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Am I The Villain?

July 3, 2017

Before the Wicked Witch of the West began haunting Dorothy and her friends in “The Wizard of Oz,” she was actually a nice witch who was good friends with the Good Witch of the North, according to “The Wicked” musical. However, when attempt after attempt of trying to good fails, she gives up on being the good witch, exclaiming: “no good deed will I do again!” There are times when we try to do the right thing, but we fail, and so we start to doubt whether it was the right thing to do, and we get discouraged from doing good. Moses felt the same way when he tried to obey God’s instructions to speak to Pharaoh, only for his plan to backfire spectacularly (Exodus 5:1-23).

 

When Right Seems Wrong

Moses followed God’s instructions to speak to Pharaoh, in order to let the Israelites go. However, Pharaoh said no. Furthermore, Pharaoh reacted by increasing the Israelites’ burdens. Because of the increased burdens, the Israelites began to complain to Moses, and rebuked him for speaking to Pharaoh. Moses appeared to be the bad guy for bringing about all these hardships upon his fellow Israelites. Because of all these repercussions, Moses himself was confused, and began to doubt and question God. He doubted his usefulness as God’s messenger; he doubted God’s intentions; he doubted God’s ability to save the Israelites (Exodus 5:1-23).

 

There are times when the right thing seems to be the wrong thing, because of negative consequences that happen, instead of the expected result. Furthermore, we may appear to be the villain in the eyes of those whom we had actually tried to help. When such happens, we may stop trying to do the right thing. We may doubt our usefulness. We may even doubt God.

 

Why Right Seems Wrong

The right action may seem to be wrong because of unmet expectations. Oftentimes, our expectations may be unreasonable in the first place, because we expected instant results; or else, we expected success to look exactly like what we had envisioned. Therefore we get disappointed when our expectations are not met. Moses probably thought that the only way for success was if Pharaoh said yes. What Moses did not realize – and often we also do not realize – is that God may have other plans for us.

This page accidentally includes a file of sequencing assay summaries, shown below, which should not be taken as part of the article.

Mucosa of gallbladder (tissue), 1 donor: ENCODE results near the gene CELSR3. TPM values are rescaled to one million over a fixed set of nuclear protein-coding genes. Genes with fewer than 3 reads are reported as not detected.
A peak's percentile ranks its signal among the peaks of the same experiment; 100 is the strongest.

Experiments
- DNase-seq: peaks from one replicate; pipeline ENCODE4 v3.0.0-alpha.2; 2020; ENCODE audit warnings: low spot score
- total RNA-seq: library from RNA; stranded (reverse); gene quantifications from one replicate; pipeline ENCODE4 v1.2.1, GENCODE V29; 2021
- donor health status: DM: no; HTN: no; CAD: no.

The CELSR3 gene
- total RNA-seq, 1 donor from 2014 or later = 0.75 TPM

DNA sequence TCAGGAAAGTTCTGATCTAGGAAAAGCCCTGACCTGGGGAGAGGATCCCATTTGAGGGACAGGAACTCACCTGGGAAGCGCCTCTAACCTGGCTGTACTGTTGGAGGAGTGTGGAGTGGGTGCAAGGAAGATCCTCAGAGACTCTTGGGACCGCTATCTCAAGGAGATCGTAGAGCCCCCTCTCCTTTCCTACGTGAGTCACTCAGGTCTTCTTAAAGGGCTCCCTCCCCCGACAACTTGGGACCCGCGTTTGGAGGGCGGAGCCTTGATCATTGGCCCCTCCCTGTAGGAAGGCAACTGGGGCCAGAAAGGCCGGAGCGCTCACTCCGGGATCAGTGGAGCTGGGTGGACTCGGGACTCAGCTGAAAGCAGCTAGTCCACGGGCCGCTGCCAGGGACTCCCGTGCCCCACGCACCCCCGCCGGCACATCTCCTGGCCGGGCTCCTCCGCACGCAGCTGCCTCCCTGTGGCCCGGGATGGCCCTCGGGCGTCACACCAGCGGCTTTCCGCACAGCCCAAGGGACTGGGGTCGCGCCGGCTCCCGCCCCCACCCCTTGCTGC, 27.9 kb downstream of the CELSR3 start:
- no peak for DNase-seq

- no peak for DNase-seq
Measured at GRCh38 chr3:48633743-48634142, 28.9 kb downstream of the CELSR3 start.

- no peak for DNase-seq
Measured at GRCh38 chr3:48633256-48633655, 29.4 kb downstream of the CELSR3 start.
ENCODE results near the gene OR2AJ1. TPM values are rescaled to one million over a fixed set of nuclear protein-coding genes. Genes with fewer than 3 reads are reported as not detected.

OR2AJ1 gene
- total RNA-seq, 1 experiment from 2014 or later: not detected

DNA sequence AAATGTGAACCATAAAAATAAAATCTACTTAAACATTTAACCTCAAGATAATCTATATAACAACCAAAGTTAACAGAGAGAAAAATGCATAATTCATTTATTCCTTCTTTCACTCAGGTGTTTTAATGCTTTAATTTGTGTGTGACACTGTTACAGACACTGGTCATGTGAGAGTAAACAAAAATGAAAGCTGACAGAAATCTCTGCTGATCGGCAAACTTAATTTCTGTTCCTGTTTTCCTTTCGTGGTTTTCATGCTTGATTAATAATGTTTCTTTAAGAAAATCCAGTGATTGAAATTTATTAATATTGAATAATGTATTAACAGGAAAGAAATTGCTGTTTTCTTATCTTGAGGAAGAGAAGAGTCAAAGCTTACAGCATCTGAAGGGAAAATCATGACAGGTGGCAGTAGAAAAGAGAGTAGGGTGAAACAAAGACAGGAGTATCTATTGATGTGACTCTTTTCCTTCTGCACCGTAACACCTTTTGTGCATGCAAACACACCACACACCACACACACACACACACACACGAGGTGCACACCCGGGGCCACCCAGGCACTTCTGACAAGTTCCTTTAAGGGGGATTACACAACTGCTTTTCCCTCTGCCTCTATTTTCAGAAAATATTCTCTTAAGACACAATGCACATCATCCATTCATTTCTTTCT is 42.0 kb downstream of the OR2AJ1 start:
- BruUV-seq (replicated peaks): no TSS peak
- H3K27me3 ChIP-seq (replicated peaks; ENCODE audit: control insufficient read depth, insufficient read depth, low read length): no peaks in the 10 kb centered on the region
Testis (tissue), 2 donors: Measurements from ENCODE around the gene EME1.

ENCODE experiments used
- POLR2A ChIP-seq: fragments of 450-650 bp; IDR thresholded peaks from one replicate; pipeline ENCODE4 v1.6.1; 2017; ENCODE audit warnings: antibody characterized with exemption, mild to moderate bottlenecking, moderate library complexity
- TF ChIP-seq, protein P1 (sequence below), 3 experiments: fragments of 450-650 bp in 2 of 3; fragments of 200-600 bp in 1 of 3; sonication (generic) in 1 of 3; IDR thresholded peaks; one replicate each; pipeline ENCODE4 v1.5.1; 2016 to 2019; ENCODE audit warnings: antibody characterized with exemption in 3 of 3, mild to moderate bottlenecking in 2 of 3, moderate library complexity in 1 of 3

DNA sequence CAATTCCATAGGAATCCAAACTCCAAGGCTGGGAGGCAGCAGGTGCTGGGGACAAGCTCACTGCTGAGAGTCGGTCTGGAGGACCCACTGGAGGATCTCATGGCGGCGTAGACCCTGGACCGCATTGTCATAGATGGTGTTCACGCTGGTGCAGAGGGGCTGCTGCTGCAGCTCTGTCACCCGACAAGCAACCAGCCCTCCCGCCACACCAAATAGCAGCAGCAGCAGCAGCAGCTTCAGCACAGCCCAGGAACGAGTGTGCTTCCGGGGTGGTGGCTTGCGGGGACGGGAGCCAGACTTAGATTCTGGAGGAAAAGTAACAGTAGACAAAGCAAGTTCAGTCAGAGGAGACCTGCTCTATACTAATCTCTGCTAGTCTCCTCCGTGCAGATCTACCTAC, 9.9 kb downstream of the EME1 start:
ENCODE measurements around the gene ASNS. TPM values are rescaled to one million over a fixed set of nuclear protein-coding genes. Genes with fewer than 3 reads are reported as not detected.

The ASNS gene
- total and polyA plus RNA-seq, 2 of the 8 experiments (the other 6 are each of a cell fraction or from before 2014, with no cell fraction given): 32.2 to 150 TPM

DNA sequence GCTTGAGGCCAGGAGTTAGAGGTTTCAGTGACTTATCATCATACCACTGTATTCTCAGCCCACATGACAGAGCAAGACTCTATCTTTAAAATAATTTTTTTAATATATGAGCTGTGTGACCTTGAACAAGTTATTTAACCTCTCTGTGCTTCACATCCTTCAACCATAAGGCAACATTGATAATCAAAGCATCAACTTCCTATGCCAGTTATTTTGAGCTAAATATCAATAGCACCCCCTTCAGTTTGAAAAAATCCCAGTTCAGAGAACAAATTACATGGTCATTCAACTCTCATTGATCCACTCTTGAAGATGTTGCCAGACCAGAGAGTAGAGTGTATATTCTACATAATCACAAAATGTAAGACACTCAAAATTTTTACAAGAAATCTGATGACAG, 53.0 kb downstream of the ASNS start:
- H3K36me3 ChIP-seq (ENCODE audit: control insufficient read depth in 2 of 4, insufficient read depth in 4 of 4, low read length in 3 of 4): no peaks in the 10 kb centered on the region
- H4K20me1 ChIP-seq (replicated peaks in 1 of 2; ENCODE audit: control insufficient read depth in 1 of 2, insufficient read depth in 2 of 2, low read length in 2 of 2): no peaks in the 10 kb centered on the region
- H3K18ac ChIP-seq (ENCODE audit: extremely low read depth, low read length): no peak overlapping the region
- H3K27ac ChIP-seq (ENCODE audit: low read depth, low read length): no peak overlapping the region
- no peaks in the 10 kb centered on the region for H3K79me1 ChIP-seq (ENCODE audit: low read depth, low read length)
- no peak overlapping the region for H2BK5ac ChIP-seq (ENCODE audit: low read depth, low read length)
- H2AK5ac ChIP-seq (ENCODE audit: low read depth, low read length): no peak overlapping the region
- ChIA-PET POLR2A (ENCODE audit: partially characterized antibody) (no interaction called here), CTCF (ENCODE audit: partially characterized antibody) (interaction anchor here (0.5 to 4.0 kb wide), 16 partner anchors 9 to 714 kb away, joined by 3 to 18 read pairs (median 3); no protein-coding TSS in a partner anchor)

The right action may seem to be wrong because of negative consequences that happen. Many times, these consequences arise from elements that are beyond our control. Pharaoh’s decisions and actions were certainly beyond Moses’ control. Also, bad things often happen when men reject the truth. Stephen was stoned to death because the Jews did not like the things he was preaching (Acts 7:54, 58).

 

When bad things happen, that is when complaints start to come in as well. The Israelites were unhappy with Moses for speaking to Pharaoh and causing all this trouble. What many do not realize is that we often have to suffer for doing the right thing. God does not promise a bed of roses for His faithful people, but rather, He promises persecution for those who would live in a godly fashion (2 Timothy 3:12). However, the occurrence of negative consequences or complaints does not necessarily mean that our actions were wrong.

 

But Right Is Not Wrong

The right thing is not based on our external circumstances, but on God’s standard. The negative consequences that happened – i.e. Pharaoh saying no, and increasing the Israelites’ burdens – do not make Moses’ actions wrong. Rather, Moses’ actions were right, because God had commanded so. It is God who decides what is right and wrong, not men (Proverbs 16:25). God’s standard of right and wrong does not change with circumstances.

 

Seeing that the right action may not yield immediate results, we must persist in doing the right thing. Moses did not realize that, even if Pharaoh said no, God could still make it a success. Eventually, with Moses’ persistence in going before Pharaoh repeatedly, God was able to demonstrate His power through the ten plagues, and in the end, God did save the Israelites from Egyptian bondage. Therefore, we must persevere, and not grow weary in doing the right thing, knowing that “in due season we shall reap, if we faint not” (Galatians 6:9). Although we may not understand why the right action did not work out, we must trust not in our own understanding, but in God who will direct our path (Proverbs 3:5-7).

 

Above all, we must be prepared to suffer for doing the right thing. Since ancient times, the prophets of God suffered for doing God’s bidding. It is certainly much better that we suffer for doing the right thing, than to suffer for wrong-doing (1 Peter 3:17). Let us not give up in doing the right thing, but draw comfort that we will eventually be rewarded for our faithfulness to God: “Blessed are they which are persecuted for righteousness' sake: for theirs is the kingdom of heaven” (Matthew 5:10)

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